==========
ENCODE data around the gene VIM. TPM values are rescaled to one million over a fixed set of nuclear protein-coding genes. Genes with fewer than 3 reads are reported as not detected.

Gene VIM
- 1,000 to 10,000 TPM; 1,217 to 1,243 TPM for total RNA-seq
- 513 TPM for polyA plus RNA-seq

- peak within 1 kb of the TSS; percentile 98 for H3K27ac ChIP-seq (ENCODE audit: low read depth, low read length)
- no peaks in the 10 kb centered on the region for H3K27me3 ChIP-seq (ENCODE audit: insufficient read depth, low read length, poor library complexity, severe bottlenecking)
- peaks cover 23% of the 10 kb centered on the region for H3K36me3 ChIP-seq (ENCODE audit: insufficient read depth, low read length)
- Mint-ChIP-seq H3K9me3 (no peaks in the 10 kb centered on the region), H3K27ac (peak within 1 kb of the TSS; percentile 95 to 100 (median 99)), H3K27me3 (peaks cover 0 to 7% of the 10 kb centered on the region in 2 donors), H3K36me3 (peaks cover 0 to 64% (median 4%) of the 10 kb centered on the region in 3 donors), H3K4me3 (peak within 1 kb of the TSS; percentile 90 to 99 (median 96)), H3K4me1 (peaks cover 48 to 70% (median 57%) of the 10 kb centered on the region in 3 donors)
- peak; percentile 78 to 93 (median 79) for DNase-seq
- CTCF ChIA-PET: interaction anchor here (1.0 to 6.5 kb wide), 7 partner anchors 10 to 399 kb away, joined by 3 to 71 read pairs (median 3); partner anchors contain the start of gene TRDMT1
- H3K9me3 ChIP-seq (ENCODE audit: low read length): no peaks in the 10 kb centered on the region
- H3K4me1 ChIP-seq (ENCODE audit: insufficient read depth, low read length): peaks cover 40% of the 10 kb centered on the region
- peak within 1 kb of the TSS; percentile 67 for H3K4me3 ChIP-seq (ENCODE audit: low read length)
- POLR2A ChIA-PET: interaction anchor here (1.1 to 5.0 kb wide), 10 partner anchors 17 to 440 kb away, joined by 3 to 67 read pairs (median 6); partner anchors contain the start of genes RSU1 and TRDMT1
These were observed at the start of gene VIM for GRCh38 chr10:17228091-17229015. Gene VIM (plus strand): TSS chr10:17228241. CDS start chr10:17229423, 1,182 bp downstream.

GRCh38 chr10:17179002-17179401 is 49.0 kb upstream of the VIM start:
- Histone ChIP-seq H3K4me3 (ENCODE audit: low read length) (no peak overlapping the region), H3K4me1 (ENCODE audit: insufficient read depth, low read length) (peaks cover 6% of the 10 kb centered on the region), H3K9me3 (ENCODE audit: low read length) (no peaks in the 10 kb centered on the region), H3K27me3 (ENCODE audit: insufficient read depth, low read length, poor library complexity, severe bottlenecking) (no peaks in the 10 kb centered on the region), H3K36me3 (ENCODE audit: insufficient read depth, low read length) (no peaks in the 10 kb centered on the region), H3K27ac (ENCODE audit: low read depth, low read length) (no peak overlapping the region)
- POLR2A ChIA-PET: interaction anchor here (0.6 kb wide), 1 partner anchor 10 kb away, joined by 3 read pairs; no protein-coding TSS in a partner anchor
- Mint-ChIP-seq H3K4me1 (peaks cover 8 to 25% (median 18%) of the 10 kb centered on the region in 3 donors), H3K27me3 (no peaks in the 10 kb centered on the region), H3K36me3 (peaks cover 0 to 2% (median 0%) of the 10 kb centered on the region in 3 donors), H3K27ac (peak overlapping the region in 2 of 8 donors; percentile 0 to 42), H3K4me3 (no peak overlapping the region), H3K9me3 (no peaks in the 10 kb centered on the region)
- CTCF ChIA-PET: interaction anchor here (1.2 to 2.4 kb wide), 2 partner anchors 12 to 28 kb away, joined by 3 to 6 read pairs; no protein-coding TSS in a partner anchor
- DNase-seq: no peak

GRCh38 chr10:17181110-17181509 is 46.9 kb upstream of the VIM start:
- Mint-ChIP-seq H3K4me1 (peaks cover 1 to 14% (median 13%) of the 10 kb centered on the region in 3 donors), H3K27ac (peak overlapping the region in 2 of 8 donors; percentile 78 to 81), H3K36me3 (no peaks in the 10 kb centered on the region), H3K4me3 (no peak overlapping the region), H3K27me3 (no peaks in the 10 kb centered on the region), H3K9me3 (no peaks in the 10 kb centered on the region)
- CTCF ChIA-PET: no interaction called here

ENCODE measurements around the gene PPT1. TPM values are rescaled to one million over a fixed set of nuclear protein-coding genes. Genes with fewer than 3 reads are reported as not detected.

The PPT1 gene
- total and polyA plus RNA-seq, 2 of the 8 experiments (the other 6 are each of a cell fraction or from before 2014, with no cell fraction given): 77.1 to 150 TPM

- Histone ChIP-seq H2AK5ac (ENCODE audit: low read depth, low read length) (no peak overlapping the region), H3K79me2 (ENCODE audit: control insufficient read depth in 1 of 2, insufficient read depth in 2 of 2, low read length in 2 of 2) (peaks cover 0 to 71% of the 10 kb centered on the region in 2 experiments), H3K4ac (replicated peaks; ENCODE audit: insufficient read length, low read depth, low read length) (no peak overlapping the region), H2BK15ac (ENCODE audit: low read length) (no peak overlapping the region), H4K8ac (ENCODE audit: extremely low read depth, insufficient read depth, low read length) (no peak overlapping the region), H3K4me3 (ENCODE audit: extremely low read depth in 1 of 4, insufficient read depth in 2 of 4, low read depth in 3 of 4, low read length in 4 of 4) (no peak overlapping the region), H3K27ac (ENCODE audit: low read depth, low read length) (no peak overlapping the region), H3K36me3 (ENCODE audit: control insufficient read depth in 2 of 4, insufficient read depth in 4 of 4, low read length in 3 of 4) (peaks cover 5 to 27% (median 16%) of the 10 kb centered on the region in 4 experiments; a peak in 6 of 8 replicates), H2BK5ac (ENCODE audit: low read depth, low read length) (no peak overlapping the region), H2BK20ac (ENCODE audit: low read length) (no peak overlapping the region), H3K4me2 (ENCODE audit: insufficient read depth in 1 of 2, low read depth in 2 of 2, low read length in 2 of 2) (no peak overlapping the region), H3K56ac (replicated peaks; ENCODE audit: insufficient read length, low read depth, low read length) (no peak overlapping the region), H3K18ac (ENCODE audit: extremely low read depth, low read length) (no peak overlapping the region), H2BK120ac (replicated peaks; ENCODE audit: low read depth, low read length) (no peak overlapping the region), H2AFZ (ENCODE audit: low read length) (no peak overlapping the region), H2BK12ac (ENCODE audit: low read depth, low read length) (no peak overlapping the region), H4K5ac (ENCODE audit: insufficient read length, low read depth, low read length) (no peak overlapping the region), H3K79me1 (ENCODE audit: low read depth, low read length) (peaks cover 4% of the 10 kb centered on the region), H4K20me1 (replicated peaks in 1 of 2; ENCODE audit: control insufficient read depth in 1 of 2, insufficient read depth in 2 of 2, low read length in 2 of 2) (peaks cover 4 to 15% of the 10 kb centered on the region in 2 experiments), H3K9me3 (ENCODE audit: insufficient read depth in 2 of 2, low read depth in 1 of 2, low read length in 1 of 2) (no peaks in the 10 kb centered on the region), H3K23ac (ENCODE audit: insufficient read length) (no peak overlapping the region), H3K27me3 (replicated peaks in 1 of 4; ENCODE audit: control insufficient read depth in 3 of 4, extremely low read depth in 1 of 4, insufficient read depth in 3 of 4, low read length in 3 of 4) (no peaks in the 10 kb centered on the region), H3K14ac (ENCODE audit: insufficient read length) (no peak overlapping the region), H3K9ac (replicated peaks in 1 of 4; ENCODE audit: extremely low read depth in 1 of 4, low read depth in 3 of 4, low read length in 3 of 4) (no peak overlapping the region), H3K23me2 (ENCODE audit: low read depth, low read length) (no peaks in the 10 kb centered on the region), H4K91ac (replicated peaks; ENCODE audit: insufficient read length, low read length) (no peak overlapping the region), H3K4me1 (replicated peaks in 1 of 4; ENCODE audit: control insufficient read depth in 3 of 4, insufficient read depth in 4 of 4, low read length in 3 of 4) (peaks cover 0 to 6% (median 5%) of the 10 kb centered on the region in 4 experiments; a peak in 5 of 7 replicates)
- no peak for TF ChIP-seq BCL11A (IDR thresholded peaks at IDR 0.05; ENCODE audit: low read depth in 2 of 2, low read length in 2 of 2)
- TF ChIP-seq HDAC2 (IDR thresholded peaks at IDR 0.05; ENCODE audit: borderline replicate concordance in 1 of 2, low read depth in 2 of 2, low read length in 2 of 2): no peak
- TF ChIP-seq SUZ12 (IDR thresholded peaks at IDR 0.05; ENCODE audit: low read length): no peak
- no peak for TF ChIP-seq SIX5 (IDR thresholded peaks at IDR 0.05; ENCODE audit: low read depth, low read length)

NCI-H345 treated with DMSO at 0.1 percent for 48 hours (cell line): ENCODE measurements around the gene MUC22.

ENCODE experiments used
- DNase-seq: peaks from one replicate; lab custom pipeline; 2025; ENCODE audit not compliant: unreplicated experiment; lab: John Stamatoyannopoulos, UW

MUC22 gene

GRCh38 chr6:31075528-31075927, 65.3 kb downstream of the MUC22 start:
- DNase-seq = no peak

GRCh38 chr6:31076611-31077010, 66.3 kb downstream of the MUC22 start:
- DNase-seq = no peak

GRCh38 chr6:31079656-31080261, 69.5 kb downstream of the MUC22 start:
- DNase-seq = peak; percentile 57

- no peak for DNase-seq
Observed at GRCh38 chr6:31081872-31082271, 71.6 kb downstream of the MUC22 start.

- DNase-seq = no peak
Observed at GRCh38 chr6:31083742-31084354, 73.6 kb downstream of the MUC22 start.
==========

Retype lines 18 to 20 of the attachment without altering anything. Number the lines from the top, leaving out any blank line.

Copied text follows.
- POLR2A ChIA-PET: interaction anchor here (0.6 kb wide), 1 partner anchor 10 kb away, joined by 3 read pairs; no protein-coding TSS in a partner anchor
- Mint-ChIP-seq H3K4me1 (peaks cover 8 to 25% (median 18%) of the 10 kb centered on the region in 3 donors), H3K27me3 (no peaks in the 10 kb centered on the region), H3K36me3 (peaks cover 0 to 2% (median 0%) of the 10 kb centered on the region in 3 donors), H3K27ac (peak overlapping the region in 2 of 8 donors; percentile 0 to 42), H3K4me3 (no peak overlapping the region), H3K9me3 (no peaks in the 10 kb centered on the region)
- CTCF ChIA-PET: interaction anchor here (1.2 to 2.4 kb wide), 2 partner anchors 12 to 28 kb away, joined by 3 to 6 read pairs; no protein-coding TSS in a partner anchor